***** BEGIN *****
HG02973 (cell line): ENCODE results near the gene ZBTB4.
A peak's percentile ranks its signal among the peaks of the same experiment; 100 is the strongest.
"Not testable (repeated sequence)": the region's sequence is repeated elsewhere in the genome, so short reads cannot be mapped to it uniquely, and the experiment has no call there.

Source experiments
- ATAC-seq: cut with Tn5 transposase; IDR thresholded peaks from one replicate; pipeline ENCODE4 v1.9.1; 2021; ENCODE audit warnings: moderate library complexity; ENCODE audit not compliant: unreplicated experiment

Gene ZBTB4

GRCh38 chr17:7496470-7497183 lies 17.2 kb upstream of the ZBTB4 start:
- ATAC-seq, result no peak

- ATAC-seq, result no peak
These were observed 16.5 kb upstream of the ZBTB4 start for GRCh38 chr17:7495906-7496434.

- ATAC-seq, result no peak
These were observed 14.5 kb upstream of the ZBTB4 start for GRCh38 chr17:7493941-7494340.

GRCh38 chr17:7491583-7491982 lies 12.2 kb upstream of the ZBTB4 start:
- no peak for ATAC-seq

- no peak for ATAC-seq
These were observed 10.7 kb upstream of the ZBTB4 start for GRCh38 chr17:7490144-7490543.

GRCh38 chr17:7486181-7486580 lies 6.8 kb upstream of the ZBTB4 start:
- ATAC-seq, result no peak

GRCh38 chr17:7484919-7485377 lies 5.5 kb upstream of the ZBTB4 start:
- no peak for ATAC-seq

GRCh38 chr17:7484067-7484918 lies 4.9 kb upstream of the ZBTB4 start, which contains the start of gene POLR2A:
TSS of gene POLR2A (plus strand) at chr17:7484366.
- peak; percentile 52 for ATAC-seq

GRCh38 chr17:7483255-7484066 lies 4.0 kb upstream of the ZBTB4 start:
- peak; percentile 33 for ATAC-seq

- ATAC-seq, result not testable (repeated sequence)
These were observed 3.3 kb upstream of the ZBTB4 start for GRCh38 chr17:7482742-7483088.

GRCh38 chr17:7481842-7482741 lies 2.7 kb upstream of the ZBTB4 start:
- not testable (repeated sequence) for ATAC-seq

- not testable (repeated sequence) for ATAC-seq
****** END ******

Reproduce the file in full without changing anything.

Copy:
HG02973 (cell line): ENCODE results near the gene ZBTB4.
A peak's percentile ranks its signal among the peaks of the same experiment; 100 is the strongest.
"Not testable (repeated sequence)": the region's sequence is repeated elsewhere in the genome, so short reads cannot be mapped to it uniquely, and the experiment has no call there.

Source experiments
- ATAC-seq: cut with Tn5 transposase; IDR thresholded peaks from one replicate; pipeline ENCODE4 v1.9.1; 2021; ENCODE audit warnings: moderate library complexity; ENCODE audit not compliant: unreplicated experiment

Gene ZBTB4

GRCh38 chr17:7496470-7497183 lies 17.2 kb upstream of the ZBTB4 start:
- ATAC-seq, result no peak

- ATAC-seq, result no peak
These were observed 16.5 kb upstream of the ZBTB4 start for GRCh38 chr17:7495906-7496434.

- ATAC-seq, result no peak
These were observed 14.5 kb upstream of the ZBTB4 start for GRCh38 chr17:7493941-7494340.

GRCh38 chr17:7491583-7491982 lies 12.2 kb upstream of the ZBTB4 start:
- no peak for ATAC-seq

- no peak for ATAC-seq
These were observed 10.7 kb upstream of the ZBTB4 start for GRCh38 chr17:7490144-7490543.

GRCh38 chr17:7486181-7486580 lies 6.8 kb upstream of the ZBTB4 start:
- ATAC-seq, result no peak

GRCh38 chr17:7484919-7485377 lies 5.5 kb upstream of the ZBTB4 start:
- no peak for ATAC-seq

GRCh38 chr17:7484067-7484918 lies 4.9 kb upstream of the ZBTB4 start, which contains the start of gene POLR2A:
TSS of gene POLR2A (plus strand) at chr17:7484366.
- peak; percentile 52 for ATAC-seq

GRCh38 chr17:7483255-7484066 lies 4.0 kb upstream of the ZBTB4 start:
- peak; percentile 33 for ATAC-seq

- ATAC-seq, result not testable (repeated sequence)
These were observed 3.3 kb upstream of the ZBTB4 start for GRCh38 chr17:7482742-7483088.

GRCh38 chr17:7481842-7482741 lies 2.7 kb upstream of the ZBTB4 start:
- not testable (repeated sequence) for ATAC-seq

- not testable (repeated sequence) for ATAC-seq